Being a Tattooed Professional

When I got my first tattoo, my mom thought it was a joke and prayed that it was fake. “How are you going to be a doctor?”, she said. Well mom, I guess I’m going to be a different kind of doctor. Over the years, I’d say there have been progress towards accepting tattoos in the workplace. The existing research is still inconclusive. The truth is, I think it depends on your tattoos, how comfortable you are with it’s visibility, and your profession.

Tattoos and colored hair has always been my way of self-expression. And I would feel untrue to myself to give it up in order for others to feel like I know what I’m doing. When I was in graduate school, I was warned by a professor who said therapists should look professional and not have pink hair. During my traineeship, I found that my pink/blue/rainbow hair (it changed depending on my mood) helped my clients feel more relaxed with me. I was seen as more down to earth and easy to connect with. It could also be that I worked primarily with children and teens, so colored hair was just cool, plain and simple. At the time, I only had 1-2 small tattoos on my arms so it wasn’t a big deal that it was visible.

As I added more to my sleeve though, I started to get questions about whether it’s appropriate for a professional who already has many odds against her (being young, childless, and unmarried at the time) to have more and more tattoos. The reality of it is that I have to manage two identities, my “tattooed self” and my “professional self”. When I was working at a rehab with lower income folks, people wanted me to be their therapist. I appeared more approachable, and I looked like I had gone through some s***. Now, it’s not quite the same with my private practice clients. I still wear long sleeves or cardigans to work especially when I meet parents for the first time. Though I usually don’t cover up with my teens or young adults. And I have to admit, I don’t know what my clients would say if they saw my tattoos. But it’s my own fears that they will judge me by my appearance without seeing the great work that I do. Sometimes I wonder if it would change anything for my long standing clients of 1-2 years.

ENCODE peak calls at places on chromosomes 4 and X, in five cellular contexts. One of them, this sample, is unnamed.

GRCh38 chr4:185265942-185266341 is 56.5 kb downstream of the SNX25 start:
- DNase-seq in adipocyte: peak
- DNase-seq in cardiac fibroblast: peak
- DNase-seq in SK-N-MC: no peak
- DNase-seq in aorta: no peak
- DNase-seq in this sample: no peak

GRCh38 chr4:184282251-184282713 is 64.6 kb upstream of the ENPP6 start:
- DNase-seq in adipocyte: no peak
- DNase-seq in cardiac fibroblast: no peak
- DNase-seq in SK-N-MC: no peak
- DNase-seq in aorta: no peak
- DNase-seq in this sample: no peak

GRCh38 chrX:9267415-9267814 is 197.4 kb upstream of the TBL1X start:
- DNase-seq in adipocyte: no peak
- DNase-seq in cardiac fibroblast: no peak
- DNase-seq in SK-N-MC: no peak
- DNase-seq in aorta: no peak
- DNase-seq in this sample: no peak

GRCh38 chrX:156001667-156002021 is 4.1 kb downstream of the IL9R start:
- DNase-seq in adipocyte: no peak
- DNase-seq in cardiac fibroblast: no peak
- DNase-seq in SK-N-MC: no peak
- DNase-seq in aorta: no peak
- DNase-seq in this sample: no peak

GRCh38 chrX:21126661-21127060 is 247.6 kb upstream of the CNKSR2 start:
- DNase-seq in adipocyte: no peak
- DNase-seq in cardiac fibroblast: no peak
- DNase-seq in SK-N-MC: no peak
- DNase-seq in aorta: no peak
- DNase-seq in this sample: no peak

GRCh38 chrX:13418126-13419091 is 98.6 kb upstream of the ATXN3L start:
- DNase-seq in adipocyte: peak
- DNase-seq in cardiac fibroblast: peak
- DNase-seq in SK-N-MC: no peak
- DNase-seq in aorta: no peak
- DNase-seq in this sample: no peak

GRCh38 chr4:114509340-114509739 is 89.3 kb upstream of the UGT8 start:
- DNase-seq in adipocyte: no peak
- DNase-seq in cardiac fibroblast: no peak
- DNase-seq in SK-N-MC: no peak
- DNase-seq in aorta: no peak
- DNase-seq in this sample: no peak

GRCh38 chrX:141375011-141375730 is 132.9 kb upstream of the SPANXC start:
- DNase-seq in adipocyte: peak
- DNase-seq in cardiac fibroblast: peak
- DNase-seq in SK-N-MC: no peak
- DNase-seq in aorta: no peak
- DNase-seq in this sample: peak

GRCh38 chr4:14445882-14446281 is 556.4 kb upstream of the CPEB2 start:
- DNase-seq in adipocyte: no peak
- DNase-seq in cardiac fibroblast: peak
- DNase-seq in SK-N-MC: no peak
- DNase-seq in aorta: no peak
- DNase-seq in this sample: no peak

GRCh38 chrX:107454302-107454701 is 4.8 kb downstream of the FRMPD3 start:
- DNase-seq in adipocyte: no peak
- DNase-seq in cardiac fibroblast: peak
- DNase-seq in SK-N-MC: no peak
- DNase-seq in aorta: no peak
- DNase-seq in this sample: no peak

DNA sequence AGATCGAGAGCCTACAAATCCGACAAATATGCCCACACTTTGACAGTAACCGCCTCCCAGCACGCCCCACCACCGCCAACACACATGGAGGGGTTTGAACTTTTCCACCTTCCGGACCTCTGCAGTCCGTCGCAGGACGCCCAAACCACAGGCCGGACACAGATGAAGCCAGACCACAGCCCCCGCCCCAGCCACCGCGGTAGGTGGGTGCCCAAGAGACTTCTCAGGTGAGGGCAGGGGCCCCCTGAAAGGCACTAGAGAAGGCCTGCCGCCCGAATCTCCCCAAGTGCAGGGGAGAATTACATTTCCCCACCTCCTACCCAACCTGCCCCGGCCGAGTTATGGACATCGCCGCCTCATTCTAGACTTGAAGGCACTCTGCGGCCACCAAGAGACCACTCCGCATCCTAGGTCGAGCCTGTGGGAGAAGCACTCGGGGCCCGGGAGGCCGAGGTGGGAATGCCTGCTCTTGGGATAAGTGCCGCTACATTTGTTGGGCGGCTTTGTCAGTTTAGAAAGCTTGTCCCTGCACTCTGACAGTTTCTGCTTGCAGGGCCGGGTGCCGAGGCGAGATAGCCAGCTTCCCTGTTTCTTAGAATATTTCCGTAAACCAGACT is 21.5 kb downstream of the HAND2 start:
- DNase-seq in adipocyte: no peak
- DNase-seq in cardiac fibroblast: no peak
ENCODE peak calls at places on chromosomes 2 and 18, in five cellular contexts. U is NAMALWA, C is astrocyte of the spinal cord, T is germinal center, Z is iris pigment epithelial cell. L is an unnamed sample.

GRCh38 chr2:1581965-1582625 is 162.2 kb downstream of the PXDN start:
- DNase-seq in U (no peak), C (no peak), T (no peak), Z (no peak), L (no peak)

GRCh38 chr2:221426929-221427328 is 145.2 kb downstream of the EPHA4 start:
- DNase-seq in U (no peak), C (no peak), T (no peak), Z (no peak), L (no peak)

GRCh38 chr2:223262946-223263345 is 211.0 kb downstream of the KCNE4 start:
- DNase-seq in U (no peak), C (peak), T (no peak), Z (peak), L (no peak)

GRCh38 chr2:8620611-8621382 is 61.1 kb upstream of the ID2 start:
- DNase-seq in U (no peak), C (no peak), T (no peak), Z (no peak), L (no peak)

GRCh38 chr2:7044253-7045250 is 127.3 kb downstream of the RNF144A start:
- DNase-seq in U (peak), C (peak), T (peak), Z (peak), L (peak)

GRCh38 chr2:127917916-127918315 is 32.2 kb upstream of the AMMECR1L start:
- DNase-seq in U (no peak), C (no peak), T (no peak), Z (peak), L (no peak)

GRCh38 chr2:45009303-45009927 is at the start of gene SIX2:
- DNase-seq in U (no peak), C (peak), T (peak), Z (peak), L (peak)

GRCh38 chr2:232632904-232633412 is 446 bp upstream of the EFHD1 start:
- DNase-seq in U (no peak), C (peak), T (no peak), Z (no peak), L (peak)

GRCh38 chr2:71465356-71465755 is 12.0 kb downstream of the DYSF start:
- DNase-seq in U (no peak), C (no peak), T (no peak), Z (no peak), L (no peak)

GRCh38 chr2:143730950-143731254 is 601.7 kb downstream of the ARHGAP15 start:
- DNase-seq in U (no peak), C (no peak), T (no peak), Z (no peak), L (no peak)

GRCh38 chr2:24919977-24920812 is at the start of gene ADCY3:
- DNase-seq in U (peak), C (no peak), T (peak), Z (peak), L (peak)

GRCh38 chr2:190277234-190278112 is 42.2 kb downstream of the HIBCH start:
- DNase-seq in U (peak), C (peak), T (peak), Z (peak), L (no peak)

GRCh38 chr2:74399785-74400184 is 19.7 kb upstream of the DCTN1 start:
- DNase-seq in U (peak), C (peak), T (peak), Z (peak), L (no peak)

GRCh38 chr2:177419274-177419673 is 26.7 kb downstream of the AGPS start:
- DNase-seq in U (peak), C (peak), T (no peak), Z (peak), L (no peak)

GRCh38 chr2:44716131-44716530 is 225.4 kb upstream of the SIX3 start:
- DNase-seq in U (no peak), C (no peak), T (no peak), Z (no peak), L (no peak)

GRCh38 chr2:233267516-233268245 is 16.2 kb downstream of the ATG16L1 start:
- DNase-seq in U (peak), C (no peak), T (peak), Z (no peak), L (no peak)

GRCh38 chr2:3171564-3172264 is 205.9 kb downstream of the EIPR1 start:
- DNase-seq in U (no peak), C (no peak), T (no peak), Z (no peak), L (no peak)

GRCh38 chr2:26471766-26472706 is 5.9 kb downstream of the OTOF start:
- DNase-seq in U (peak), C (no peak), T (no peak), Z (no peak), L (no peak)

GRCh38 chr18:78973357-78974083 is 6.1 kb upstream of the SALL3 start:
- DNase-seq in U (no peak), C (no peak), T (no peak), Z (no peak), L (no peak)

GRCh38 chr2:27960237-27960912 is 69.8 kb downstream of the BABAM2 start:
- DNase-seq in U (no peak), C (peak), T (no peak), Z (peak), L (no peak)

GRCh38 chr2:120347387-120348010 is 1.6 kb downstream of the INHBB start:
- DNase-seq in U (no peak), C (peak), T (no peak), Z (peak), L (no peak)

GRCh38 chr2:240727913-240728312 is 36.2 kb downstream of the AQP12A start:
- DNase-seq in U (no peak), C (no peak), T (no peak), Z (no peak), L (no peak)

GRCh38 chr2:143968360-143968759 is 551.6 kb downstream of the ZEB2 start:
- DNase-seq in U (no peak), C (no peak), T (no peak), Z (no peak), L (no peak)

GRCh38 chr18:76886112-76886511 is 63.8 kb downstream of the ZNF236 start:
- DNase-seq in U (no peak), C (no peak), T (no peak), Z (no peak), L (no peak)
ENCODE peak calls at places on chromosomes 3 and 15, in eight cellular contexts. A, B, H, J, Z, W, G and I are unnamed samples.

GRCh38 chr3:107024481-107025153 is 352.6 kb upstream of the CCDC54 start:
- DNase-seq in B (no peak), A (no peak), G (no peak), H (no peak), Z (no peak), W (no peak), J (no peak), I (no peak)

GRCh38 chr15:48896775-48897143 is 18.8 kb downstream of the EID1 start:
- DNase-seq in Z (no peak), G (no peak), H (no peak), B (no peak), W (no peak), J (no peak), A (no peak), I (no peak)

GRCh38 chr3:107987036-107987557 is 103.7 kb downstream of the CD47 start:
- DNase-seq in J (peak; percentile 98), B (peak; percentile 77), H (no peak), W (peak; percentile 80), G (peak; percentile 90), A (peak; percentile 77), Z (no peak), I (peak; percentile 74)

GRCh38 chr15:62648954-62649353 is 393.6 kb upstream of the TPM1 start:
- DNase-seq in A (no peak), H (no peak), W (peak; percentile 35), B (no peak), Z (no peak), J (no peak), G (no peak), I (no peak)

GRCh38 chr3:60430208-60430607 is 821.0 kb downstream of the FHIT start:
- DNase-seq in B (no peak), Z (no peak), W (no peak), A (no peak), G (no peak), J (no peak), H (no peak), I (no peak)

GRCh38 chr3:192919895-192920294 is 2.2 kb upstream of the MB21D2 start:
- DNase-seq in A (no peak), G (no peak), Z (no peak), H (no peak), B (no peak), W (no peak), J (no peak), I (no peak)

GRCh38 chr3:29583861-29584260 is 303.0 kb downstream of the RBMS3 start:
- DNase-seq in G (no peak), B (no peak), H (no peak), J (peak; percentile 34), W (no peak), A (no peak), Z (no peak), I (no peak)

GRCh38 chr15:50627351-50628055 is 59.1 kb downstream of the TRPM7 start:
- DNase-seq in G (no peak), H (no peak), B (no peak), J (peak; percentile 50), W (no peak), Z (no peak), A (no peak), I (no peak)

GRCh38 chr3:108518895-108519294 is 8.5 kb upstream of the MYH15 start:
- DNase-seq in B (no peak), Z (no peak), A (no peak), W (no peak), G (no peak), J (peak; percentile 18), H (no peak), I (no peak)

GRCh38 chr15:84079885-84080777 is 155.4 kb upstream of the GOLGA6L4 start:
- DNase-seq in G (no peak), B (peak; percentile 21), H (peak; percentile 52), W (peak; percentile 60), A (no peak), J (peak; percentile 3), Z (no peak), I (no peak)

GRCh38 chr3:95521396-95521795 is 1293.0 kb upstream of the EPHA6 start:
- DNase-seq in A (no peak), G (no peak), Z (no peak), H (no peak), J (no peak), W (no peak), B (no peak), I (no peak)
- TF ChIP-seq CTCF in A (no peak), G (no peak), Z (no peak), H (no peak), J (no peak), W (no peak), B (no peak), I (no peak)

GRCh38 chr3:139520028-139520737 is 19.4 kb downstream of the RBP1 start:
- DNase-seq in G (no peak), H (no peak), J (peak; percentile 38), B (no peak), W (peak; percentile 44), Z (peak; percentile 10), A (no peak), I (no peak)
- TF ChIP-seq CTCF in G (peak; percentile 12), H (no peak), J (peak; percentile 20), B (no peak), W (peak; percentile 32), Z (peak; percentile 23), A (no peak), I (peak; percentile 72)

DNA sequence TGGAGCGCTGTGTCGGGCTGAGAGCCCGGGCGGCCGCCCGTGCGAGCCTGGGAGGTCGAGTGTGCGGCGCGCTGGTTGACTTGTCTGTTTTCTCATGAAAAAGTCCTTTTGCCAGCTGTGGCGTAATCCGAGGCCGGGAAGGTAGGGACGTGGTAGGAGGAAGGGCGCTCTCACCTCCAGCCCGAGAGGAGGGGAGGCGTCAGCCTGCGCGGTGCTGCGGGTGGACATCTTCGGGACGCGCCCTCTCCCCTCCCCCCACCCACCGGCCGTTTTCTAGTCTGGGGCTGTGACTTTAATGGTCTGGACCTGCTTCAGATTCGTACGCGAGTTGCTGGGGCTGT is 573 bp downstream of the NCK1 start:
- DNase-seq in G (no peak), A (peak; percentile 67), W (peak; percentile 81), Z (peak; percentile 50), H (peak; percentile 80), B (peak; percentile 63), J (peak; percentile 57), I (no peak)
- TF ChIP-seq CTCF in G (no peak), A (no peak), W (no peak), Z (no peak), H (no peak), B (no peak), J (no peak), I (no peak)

To be on the safe side, you could consider getting tattoos that you can easily cover up. My office is always freezing so I would be wearing a cardigan or blazer anyway! But neck, hand, finger, face, dark-themed tattoos are going to be something you’d have to really think about as the old fashioned stigma still stands. This would also depend on your industry. I had colleagues who work in substance use counseling and their neck or chest tattoos didn’t make them any less appealing to their clients.

Despite how open people are becoming, there’s still going to be stigma and discrimination. Ideally, you should get tattoos that would make you happy and would allow you to be true to yourself. It’s just unfortunate that other people might judge you from it even if you’re amazing at what you do.

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